Monday, January 2, 2017

Post-Material America: Ladder to Everywhere

 Anti-Mass, 2005 by Cornelia Parket
De Young Museum, Goldern Gate Park, San Francisco
photo: CC Jean Stimmell
This sculpture blows me away. It feels so ascendent, I feel myself becoming untethered as if I am too, along with the pieces in the sculpture, floating up, free at last. it's like the laws of gravity have been suspended. 

I love Cornelia Parker's sculpture in and of itself. But my infatuation deepens, becomes more inspirational and empowering after I learn its history.
Cornelia Parket constructed this sculpture from the charred remains of a Southern Baptist church with a predominantly African American congregation, which was destroyed by arsonists. After Parker learned of the arson, she received permission to use the timbers of the burned church to make this piece.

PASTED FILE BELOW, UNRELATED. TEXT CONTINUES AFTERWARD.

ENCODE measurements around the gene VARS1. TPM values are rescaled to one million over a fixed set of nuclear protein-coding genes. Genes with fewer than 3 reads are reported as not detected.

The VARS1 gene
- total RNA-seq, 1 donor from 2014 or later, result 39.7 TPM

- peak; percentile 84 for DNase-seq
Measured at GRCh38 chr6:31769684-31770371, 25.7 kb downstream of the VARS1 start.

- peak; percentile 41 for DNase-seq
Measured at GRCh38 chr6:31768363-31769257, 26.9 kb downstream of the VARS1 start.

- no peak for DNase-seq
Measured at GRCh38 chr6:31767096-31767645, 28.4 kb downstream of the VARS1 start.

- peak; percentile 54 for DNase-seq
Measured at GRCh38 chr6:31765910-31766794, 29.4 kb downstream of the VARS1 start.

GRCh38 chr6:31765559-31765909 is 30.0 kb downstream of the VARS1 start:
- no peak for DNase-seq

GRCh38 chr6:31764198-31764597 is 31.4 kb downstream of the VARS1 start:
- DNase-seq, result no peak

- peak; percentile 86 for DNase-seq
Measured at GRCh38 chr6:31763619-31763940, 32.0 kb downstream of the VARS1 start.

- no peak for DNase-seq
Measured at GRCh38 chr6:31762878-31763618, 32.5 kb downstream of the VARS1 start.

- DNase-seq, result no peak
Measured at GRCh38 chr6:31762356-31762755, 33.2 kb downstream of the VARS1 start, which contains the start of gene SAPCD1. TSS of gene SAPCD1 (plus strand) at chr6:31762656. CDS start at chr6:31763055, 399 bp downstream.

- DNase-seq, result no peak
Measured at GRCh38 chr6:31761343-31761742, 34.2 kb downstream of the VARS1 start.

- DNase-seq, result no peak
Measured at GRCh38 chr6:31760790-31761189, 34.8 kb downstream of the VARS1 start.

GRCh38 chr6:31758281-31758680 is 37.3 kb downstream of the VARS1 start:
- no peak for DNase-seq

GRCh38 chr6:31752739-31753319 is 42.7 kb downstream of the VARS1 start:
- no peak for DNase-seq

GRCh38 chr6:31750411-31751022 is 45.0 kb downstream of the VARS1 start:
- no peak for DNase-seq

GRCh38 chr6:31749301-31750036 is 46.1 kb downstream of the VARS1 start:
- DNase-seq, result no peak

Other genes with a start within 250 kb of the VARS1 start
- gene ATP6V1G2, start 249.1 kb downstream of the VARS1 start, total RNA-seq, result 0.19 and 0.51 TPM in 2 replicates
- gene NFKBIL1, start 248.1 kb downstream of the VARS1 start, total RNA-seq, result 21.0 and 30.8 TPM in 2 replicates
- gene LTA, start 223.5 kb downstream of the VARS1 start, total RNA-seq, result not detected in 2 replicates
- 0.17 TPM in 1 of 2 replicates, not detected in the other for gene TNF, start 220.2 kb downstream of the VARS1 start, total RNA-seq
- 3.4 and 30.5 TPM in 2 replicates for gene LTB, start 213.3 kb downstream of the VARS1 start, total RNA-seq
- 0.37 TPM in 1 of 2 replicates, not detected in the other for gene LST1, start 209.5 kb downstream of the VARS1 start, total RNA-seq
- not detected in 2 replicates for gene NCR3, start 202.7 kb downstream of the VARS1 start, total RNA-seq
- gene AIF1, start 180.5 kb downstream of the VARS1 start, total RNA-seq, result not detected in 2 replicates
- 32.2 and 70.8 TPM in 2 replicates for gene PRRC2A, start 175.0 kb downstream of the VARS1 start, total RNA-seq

In the title, Parker (who was raised Catholic) uses the word "mass" as a reference to both the elemental substance of the universe and the sacramental ritual at the center of the Christian faith. In this way, the realms of science and religion are brought together to emphasize the power of creativity over violence and destruction. 

This is a great piece of art: Floating ethereally in the air, it becomes, for me, a sacred object of quiet meditation and reflection.

The take-home lesson for me: If we stand true to our values we can ascend to freedom, transcending the petty and the profane.

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